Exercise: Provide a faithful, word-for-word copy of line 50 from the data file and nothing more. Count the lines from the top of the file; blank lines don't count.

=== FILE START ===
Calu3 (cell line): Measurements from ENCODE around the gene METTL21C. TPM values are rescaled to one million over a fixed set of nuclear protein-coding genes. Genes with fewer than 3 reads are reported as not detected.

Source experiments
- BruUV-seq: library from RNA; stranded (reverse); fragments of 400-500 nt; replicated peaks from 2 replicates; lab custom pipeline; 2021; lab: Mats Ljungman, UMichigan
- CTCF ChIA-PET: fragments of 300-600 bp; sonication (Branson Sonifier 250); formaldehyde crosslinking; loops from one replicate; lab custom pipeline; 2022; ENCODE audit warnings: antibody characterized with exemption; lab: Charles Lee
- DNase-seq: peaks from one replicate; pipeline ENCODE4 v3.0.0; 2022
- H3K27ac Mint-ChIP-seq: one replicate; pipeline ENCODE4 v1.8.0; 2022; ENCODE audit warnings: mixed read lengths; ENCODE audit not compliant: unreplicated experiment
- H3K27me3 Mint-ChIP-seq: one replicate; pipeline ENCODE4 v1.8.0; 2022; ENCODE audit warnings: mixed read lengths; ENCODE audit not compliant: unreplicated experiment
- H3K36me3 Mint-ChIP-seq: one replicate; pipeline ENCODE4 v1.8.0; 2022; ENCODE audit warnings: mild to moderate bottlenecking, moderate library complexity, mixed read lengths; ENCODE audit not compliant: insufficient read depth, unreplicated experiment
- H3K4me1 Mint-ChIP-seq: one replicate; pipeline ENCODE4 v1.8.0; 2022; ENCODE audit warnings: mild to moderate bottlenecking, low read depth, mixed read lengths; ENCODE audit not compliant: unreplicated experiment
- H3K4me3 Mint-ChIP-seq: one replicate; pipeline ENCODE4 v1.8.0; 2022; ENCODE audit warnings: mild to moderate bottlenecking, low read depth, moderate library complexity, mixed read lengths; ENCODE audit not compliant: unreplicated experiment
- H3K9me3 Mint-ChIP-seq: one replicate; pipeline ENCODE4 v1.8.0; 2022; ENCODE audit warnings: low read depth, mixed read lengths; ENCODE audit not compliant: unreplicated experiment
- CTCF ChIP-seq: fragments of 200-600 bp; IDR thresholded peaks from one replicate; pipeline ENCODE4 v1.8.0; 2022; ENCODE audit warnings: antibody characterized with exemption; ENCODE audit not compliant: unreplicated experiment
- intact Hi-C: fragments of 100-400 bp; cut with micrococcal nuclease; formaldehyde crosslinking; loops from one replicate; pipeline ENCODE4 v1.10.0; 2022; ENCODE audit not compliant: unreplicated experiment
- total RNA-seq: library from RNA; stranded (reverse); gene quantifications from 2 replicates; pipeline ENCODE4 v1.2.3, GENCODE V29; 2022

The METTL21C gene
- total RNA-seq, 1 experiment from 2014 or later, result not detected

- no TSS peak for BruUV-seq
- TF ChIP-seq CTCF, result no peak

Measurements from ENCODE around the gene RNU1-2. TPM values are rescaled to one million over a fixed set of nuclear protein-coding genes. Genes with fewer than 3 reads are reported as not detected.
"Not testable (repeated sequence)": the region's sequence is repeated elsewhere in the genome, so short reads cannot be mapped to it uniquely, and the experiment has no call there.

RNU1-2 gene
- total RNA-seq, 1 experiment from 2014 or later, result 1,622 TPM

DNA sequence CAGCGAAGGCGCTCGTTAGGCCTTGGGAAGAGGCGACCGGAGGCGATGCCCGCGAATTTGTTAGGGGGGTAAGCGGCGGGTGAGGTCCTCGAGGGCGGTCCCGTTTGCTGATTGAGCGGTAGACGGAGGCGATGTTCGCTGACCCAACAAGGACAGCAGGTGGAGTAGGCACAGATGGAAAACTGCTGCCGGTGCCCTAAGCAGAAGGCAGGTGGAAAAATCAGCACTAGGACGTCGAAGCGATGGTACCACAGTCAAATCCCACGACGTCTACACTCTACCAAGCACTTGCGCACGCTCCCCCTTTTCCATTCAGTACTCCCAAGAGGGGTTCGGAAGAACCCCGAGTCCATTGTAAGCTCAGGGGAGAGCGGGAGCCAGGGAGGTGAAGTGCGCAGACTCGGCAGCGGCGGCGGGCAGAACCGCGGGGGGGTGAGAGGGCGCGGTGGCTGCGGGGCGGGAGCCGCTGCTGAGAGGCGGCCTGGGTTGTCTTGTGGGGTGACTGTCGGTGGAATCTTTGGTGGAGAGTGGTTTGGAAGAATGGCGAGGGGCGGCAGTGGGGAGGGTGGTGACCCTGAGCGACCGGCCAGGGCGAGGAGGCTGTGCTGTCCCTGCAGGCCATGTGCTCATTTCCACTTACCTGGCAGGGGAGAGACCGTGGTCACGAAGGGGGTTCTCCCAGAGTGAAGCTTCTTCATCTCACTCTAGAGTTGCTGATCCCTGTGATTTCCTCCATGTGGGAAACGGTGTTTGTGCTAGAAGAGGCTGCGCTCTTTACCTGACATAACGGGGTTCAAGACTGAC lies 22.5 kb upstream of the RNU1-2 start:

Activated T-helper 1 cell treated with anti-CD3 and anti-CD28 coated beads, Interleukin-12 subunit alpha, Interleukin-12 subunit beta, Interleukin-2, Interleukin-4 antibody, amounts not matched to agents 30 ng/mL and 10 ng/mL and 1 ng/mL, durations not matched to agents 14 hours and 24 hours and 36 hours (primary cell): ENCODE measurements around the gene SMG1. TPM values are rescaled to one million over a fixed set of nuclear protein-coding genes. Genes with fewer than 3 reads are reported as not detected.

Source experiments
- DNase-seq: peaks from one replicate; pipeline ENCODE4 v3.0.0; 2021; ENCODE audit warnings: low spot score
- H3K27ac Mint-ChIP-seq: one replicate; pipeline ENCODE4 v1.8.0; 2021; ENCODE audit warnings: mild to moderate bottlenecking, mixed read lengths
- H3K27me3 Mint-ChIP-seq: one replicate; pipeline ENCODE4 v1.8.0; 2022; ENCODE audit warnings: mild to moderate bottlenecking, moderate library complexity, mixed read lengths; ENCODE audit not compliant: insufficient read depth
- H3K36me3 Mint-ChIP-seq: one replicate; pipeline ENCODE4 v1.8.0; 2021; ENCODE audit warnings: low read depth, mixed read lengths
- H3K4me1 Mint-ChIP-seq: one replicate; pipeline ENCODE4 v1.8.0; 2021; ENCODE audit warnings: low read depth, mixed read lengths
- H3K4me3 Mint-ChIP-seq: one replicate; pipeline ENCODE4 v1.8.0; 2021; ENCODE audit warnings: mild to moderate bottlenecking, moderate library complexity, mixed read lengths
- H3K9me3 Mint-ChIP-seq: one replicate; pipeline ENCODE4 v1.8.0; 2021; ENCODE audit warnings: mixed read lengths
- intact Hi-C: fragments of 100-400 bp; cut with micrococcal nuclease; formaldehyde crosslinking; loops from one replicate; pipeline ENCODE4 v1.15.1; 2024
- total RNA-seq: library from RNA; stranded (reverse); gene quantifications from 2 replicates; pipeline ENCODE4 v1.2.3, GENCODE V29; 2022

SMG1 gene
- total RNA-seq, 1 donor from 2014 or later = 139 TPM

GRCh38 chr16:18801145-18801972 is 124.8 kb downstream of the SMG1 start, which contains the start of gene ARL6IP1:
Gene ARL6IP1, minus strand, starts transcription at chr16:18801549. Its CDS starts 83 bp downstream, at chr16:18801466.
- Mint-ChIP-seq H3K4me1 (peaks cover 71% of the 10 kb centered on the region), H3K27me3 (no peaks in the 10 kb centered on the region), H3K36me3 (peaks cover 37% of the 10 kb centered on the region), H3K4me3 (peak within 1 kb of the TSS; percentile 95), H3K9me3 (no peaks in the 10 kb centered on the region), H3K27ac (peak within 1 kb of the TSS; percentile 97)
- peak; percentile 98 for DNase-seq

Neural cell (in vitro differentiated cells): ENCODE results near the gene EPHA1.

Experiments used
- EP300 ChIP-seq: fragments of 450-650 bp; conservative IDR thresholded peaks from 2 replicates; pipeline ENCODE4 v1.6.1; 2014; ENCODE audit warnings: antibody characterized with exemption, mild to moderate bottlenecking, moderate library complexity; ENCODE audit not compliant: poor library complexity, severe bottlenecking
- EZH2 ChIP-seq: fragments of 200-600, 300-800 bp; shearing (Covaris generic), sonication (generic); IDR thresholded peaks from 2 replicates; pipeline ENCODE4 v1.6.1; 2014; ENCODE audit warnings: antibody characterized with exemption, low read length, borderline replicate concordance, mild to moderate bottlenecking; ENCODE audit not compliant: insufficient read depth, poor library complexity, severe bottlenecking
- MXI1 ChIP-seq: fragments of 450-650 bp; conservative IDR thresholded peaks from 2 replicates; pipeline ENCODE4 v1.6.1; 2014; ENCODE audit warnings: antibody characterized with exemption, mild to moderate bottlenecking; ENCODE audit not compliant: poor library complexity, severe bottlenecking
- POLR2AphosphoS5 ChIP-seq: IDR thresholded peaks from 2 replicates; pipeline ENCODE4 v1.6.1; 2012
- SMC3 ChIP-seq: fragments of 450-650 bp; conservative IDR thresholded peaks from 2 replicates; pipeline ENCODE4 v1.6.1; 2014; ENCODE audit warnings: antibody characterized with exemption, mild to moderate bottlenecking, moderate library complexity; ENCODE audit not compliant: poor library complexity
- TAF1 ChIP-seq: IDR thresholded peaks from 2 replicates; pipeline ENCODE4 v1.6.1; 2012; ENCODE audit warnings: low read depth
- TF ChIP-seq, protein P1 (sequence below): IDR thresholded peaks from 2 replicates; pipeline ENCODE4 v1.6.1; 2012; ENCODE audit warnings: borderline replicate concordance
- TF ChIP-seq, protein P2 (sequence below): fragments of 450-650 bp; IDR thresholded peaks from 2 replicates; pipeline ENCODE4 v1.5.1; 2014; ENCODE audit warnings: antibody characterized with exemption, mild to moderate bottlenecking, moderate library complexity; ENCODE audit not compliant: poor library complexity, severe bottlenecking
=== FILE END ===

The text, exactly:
- TF ChIP-seq, protein P2 (sequence below): fragments of 450-650 bp; IDR thresholded peaks from 2 replicates; pipeline ENCODE4 v1.5.1; 2014; ENCODE audit warnings: antibody characterized with exemption, mild to moderate bottlenecking, moderate library complexity; ENCODE audit not compliant: poor library complexity, severe bottlenecking